- Older patients should use empagliflozin with caution, as there are greater risks of adverse reactions. These adverse reactions may include hypotension, fluid depletion, hypoglycemia, dyslipidemia, and urogenital infections.
- It is not recommended for pregnant women, lactating mothers, or children under 18 years old as the drug has not yet been extensively studied in this population.
Severe side effects of empagliflozin (Jardiance):
- Tissue necrosis
- diabetic ketoacidosis,
- renal failure,
- necrotizing fasciitis
Empagliflozin Side effects (Moderate):
- Hypovolemia and
- balanitis, and
Jardiance side effects (Mild):
- Polyuria, and
- Increased urinary frequency
- Arthralgias, and
- Orthostatic hypotension
Empagliflozin: Drug Interaction
Note: Drug Interaction Categories:
- Risk Factor C: Monitor When Using Combination
- Risk Factor D: Consider Treatment Modification
- Risk Factor X: Avoid Concomitant Use
Risk Factor C (Monitor therapy) Alpha-Lipoic Acid May enhance the hypoglycemic effect of Antidiabetic Agents. Androgens May enhance the hypoglycemic effect of Blood Glucose Lowering Agents. Exceptions: Danazol. Direct Acting Antiviral Agents (HCV) May enhance the hypoglycemic effect of Antidiabetic Agents. Guanethidine May enhance the hypoglycemic effect of Antidiabetic Agents. Hyperglycemia-Associated Agents May diminish the therapeutic effect of Antidiabetic Agents. Hypoglycemia-Associated Agents Antidiabetic Agents may enhance the hypoglycemic effect of Hypoglycemia-Associated Agents. Loop Diuretics Empagliflozin may enhance the hypotensive effect of Loop Diuretics. Maitake May enhance the hypoglycemic effect of Blood Glucose Lowering Agents. Monoamine Oxidase Inhibitors May enhance the hypoglycemic effect of Blood Glucose Lowering Agents. Pegvisomant May enhance the hypoglycemic effect of Blood Glucose Lowering Agents. Prothionamide May enhance the hypoglycemic effect of Blood Glucose Lowering Agents. Quinolones May enhance the hypoglycemic effect of Blood Glucose Lowering Agents. Quinolones may diminish the therapeutic effect of Blood Glucose Lowering Agents. Specifically, if an agent is being used to treat diabetes, loss of blood sugar control may occur with quinolone use. Ritodrine May diminish the therapeutic effect of Antidiabetic Agents. Salicylates May enhance the hypoglycemic effect of Blood Glucose Lowering Agents. Selective Serotonin Reuptake Inhibitors May enhance the hypoglycemic effect of Blood Glucose Lowering Agents. Teriflunomide May increase the serum concentration of OAT3 Substrates. Thiazide and Thiazide-Like Diuretics May diminish the therapeutic effect of Antidiabetic Agents. Risk Factor D (Consider therapy modification) Insulins Sodium-Glucose Cotransporter 2 (SLGT2) Inhibitors may enhance the hypoglycemic effect of Insulins. Management: Consider a decrease in insulin dose when initiating therapy with a sodium-glucose cotransporter 2 inhibitor and monitor patients for hypoglycemia. Sulfonylureas Sodium-Glucose Cotransporter 2 (SLGT2) Inhibitors may enhance the hypoglycemic effect of Sulfonylureas. Management: Consider a decrease in sulfonylurea dose when initiating therapy with a sodium-glucose cotransporter 2 inhibitor and monitor patients for hypoglycemia. Tolvaptan May increase the serum concentration of OAT3 Substrates.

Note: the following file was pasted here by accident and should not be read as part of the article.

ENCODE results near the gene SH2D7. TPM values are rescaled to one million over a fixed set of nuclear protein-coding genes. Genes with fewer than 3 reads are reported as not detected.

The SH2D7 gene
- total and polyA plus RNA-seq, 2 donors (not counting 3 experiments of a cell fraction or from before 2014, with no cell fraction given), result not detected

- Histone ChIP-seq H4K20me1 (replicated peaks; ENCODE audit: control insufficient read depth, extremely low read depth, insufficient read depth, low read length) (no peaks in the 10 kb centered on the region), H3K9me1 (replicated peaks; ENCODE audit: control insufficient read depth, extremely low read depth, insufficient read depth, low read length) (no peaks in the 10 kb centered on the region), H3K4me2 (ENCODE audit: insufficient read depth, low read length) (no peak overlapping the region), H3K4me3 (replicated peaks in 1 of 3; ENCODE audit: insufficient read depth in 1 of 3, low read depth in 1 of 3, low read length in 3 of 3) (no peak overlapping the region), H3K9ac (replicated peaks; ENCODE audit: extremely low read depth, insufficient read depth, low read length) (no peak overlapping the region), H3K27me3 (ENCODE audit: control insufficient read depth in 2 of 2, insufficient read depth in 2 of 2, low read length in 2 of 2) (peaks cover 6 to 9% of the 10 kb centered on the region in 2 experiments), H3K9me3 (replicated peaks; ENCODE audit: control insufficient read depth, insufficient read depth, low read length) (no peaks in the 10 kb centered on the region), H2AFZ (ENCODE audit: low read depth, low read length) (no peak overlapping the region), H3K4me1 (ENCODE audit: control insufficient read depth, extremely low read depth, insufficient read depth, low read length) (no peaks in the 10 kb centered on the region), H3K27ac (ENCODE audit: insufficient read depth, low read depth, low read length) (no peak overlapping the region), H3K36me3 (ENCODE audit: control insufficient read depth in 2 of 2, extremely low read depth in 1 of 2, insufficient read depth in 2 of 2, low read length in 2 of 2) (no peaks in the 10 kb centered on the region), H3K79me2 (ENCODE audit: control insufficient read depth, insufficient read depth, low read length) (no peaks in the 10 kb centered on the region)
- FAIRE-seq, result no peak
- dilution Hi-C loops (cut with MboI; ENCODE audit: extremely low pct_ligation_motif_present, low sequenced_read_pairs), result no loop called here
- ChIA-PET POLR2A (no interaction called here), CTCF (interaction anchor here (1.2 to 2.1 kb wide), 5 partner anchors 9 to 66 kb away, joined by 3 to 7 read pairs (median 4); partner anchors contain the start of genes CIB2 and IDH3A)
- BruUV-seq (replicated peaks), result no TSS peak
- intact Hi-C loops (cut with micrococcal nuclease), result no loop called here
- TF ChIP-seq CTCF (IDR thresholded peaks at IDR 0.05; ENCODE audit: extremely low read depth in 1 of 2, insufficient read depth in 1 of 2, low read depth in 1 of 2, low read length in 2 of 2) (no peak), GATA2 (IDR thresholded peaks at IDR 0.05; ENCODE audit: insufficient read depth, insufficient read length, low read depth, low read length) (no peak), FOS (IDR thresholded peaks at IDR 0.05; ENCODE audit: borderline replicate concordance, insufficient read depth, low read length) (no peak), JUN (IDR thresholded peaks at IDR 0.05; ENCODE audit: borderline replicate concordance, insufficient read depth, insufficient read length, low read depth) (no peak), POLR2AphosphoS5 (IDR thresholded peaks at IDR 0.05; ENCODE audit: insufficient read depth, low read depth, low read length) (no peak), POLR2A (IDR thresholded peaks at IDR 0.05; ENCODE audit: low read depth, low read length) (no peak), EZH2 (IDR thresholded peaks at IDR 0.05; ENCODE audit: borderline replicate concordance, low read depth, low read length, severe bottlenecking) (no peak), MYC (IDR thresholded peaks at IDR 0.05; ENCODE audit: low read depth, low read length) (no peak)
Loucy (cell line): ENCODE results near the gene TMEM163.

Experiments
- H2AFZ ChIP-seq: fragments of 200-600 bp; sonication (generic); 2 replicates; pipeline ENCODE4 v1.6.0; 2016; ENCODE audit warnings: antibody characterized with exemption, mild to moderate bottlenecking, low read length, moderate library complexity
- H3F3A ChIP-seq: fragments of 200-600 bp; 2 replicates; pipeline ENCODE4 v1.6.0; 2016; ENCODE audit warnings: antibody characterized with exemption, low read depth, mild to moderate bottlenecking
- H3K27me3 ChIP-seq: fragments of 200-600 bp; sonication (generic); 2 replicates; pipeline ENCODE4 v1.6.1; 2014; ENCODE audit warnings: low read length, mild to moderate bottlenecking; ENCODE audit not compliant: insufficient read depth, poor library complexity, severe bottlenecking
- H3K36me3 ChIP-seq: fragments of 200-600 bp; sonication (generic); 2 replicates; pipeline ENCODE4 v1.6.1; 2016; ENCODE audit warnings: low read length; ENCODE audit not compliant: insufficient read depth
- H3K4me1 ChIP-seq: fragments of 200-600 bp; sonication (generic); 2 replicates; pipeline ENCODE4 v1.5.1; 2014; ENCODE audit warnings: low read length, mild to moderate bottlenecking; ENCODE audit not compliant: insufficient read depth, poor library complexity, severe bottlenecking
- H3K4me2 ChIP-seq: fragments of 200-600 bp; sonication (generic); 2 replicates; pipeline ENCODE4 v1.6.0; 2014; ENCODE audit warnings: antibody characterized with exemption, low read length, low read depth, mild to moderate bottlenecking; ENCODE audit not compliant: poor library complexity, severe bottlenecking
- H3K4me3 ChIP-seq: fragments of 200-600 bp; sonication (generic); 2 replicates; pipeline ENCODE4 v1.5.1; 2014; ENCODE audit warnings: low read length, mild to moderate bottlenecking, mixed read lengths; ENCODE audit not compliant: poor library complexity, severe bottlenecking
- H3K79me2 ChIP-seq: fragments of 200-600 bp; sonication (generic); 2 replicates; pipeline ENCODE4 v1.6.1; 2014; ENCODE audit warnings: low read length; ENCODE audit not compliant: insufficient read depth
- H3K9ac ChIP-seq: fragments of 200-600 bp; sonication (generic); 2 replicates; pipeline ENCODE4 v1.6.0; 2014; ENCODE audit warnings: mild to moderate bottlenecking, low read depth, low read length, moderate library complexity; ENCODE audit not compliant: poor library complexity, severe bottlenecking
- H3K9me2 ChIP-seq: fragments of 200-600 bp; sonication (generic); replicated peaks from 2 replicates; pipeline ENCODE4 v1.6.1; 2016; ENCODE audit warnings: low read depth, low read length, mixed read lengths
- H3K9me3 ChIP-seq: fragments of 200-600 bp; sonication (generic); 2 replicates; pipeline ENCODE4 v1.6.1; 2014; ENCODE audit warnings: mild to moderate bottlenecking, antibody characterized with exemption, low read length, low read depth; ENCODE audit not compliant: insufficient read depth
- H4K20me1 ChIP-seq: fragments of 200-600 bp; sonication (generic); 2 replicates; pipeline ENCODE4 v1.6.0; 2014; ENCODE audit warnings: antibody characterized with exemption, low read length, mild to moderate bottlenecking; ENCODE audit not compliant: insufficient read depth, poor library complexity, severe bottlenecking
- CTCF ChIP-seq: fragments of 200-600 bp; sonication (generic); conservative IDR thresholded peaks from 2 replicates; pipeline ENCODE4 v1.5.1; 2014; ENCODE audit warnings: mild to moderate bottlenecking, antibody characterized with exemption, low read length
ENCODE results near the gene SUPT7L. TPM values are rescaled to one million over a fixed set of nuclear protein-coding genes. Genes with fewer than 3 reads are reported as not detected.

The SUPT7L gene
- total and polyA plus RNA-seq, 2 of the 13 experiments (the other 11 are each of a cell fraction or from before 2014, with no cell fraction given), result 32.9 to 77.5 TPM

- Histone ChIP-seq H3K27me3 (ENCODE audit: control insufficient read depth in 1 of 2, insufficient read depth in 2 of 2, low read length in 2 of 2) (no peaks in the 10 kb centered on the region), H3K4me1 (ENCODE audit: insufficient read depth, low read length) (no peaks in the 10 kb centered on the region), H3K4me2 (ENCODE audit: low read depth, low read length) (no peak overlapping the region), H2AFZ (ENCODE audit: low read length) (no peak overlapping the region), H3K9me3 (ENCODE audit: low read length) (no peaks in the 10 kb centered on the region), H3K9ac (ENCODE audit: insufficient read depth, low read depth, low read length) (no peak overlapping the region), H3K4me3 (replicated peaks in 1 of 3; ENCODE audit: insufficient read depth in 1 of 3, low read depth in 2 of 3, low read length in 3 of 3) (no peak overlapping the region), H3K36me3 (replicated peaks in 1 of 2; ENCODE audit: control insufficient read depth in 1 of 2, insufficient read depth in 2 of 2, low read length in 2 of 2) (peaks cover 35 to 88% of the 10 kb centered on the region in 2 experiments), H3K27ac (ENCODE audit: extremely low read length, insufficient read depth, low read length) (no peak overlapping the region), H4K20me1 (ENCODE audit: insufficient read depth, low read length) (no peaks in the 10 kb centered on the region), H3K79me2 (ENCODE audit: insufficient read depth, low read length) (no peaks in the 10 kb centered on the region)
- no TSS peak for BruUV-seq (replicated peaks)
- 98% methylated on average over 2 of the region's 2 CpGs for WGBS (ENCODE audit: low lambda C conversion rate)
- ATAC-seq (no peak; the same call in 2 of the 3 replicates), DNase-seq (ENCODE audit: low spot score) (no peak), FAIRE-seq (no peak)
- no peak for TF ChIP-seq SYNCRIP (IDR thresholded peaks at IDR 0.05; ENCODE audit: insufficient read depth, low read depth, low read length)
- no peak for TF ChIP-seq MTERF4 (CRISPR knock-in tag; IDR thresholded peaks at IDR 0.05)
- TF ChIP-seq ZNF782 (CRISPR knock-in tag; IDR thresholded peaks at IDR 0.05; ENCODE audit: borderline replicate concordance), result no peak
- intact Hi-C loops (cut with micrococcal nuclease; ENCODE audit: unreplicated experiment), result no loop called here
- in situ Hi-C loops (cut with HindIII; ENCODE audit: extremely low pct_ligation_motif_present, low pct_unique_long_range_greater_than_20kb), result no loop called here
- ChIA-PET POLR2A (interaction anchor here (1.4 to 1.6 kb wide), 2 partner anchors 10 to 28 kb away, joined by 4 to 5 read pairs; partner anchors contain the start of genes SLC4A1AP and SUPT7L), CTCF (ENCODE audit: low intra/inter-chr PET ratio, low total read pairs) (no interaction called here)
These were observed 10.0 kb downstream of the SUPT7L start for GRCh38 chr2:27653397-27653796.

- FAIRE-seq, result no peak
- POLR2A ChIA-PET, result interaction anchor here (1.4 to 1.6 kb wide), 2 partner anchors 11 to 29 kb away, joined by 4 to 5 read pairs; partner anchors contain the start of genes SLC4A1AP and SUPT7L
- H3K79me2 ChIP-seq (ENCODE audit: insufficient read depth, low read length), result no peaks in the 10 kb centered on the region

- Glycemic control,
- urea & creatinine
- volume status of the patient and lipid profile.
- Patients with deep breathing and symptoms of hyperglycemia like polyuria and polydipsia should be investigated for diabetic ketoacidosis.
How to take Empagliflozin?
You can take the drug with or without meals, but it is best to do so in the morning.
Empagliflozin (Jardiance) Mechanism of action:
It inhibits sodium-glucose transporter 2 (SGLT2) within the proximal renal tubes. It also inhibits glucose reabsorption from the kidneys. Osmotic diuresis is when excess glucose is eliminated via the kidneys.
This may prove beneficial for hypertensive patients, those suffering from cardiac disease or fluid overload. It can also lead to recurrent infections of the urinary tract, volume depletion, and dehydration.
It can be taken orally. 86.2% of it is protein-bound, and it is metabolized by glucuronidation.
Half-life is estimated to be 12.4 hours.
Affected cytochrome P450 (CYP450) enzymes and drug transporters: None
Peak plasma concentrations (Cmax): 1.5 hours post-dose.
Empagliflozin Brands (International):
Empagliflozin in combination with metformin:
- Synjardy XR
Empagliflozin in combination with Linaglipptin and Metformin XR:
Diampa (Getz Pharma)
14 tablets pack:
10 mg: Rs. 266
25 mg: Rs. 336
Diampa-M (empagliflozin + metformin)
12.5/1000 mg: Rs. 308
14 tablets Pack
10 mg: Rs. 238
14 tablets pack
10 mg: Rs. 275
25 mg: Rs. 383
Xenglu 10 & 25 mg
Xenglu-met 10/500 mg, 10/850 mg, 12.5/1000 mg, 25/1000 mg
Empozin 10 & 25 mg
Erli 10 & 25 mg (Pharmevo PVT LTD.)